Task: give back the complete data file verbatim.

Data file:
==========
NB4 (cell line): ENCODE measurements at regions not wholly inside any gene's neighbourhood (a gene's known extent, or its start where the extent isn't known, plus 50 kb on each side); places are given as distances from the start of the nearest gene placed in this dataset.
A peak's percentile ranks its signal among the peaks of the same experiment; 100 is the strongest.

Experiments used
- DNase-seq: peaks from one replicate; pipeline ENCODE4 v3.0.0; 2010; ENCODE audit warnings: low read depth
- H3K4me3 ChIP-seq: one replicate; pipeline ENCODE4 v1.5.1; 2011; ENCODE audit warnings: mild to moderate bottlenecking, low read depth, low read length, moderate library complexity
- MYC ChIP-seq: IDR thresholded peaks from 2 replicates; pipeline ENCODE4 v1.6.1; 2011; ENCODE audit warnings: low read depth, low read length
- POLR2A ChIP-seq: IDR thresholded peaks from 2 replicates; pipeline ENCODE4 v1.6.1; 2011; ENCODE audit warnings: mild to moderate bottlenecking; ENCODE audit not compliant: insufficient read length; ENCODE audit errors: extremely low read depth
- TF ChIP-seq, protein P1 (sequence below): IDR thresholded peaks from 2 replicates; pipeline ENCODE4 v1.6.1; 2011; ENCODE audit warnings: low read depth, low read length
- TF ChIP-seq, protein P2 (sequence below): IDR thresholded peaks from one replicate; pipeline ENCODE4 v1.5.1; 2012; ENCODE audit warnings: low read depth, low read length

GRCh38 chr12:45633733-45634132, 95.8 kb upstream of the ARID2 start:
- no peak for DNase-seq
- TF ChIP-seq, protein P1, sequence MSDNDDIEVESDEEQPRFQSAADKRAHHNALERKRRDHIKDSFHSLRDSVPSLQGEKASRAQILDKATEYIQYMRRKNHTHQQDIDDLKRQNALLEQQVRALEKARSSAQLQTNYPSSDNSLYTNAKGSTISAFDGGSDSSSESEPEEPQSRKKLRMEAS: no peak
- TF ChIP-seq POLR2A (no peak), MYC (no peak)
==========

NB4 (cell line): ENCODE measurements at regions not wholly inside any gene's neighbourhood (a gene's known extent, or its start where the extent isn't known, plus 50 kb on each side); places are given as distances from the start of the nearest gene placed in this dataset.
A peak's percentile ranks its signal among the peaks of the same experiment; 100 is the strongest.

Experiments used
- DNase-seq: peaks from one replicate; pipeline ENCODE4 v3.0.0; 2010; ENCODE audit warnings: low read depth
- H3K4me3 ChIP-seq: one replicate; pipeline ENCODE4 v1.5.1; 2011; ENCODE audit warnings: mild to moderate bottlenecking, low read depth, low read length, moderate library complexity
- MYC ChIP-seq: IDR thresholded peaks from 2 replicates; pipeline ENCODE4 v1.6.1; 2011; ENCODE audit warnings: low read depth, low read length
- POLR2A ChIP-seq: IDR thresholded peaks from 2 replicates; pipeline ENCODE4 v1.6.1; 2011; ENCODE audit warnings: mild to moderate bottlenecking; ENCODE audit not compliant: insufficient read length; ENCODE audit errors: extremely low read depth
- TF ChIP-seq, protein P1 (sequence below): IDR thresholded peaks from 2 replicates; pipeline ENCODE4 v1.6.1; 2011; ENCODE audit warnings: low read depth, low read length
- TF ChIP-seq, protein P2 (sequence below): IDR thresholded peaks from one replicate; pipeline ENCODE4 v1.5.1; 2012; ENCODE audit warnings: low read depth, low read length

GRCh38 chr12:45633733-45634132, 95.8 kb upstream of the ARID2 start:
- no peak for DNase-seq
- TF ChIP-seq, protein P1, sequence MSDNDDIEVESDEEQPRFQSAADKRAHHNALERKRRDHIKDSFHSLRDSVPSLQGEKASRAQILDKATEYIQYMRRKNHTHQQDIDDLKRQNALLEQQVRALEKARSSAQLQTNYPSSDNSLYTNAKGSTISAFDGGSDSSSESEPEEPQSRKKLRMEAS: no peak
- TF ChIP-seq POLR2A (no peak), MYC (no peak)